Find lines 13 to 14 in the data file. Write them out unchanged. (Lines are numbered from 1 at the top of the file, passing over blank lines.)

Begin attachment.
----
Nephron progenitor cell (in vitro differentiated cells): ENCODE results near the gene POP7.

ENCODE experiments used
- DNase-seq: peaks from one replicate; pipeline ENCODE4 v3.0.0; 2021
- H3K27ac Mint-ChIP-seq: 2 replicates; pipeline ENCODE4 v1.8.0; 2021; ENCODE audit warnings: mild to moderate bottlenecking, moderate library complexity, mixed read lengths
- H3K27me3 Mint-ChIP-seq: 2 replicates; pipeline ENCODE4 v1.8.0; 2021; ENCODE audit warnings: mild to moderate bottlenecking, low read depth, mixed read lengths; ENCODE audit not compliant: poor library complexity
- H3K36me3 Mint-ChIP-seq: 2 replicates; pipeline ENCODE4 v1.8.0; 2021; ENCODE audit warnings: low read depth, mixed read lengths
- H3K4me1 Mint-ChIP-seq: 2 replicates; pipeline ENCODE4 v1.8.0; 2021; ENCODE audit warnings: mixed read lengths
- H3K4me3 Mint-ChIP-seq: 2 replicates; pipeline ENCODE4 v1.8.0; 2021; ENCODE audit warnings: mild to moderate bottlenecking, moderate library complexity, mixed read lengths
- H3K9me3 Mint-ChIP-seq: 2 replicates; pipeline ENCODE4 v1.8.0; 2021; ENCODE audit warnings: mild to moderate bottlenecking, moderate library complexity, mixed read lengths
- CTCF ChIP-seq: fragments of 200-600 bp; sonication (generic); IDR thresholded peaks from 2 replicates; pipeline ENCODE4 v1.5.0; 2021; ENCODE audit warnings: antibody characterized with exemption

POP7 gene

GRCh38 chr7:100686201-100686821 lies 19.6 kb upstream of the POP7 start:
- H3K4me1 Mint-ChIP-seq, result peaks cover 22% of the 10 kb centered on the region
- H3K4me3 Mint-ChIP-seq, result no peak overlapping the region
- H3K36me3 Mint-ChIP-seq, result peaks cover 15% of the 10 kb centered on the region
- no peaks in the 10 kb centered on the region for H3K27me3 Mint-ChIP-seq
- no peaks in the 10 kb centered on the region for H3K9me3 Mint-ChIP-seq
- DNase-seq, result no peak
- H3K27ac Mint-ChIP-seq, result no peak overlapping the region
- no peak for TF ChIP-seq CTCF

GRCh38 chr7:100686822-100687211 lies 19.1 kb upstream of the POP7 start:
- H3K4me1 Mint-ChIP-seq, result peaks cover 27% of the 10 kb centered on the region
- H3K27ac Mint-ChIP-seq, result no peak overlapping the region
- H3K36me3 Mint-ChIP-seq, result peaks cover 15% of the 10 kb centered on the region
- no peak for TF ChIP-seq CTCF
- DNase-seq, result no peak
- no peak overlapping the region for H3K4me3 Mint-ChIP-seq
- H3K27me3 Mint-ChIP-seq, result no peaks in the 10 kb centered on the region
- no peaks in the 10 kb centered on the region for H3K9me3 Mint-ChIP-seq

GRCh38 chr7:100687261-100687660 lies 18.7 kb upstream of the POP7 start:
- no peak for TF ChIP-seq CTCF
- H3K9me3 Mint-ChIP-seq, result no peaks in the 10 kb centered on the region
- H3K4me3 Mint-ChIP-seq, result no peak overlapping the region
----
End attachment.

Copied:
- H3K4me1 Mint-ChIP-seq, result peaks cover 22% of the 10 kb centered on the region
- H3K4me3 Mint-ChIP-seq, result no peak overlapping the region